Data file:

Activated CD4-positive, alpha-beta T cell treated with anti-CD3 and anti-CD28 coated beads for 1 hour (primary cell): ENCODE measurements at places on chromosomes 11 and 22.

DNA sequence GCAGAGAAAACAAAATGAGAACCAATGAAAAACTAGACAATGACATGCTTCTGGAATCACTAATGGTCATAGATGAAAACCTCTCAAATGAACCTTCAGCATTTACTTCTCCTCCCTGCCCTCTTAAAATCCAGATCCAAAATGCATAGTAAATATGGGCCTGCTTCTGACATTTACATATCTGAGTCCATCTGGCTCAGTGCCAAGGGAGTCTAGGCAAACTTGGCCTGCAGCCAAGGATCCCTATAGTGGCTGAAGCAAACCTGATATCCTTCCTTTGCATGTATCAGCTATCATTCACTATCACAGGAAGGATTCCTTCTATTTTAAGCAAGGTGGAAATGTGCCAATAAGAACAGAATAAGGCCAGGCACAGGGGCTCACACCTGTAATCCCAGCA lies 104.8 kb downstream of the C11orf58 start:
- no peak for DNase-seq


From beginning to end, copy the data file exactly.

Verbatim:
Activated CD4-positive, alpha-beta T cell treated with anti-CD3 and anti-CD28 coated beads for 1 hour (primary cell): ENCODE measurements at places on chromosomes 11 and 22.

DNA sequence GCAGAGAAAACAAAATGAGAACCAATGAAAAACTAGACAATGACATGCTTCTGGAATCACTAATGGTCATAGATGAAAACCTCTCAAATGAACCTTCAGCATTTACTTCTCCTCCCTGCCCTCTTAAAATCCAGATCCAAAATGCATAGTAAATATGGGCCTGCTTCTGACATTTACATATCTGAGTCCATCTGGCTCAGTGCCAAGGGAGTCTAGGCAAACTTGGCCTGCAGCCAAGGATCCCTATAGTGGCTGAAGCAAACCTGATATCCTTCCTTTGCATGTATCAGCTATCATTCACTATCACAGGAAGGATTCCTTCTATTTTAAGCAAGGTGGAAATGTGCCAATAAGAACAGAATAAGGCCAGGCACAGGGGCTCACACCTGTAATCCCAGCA lies 104.8 kb downstream of the C11orf58 start:
- no peak for DNase-seq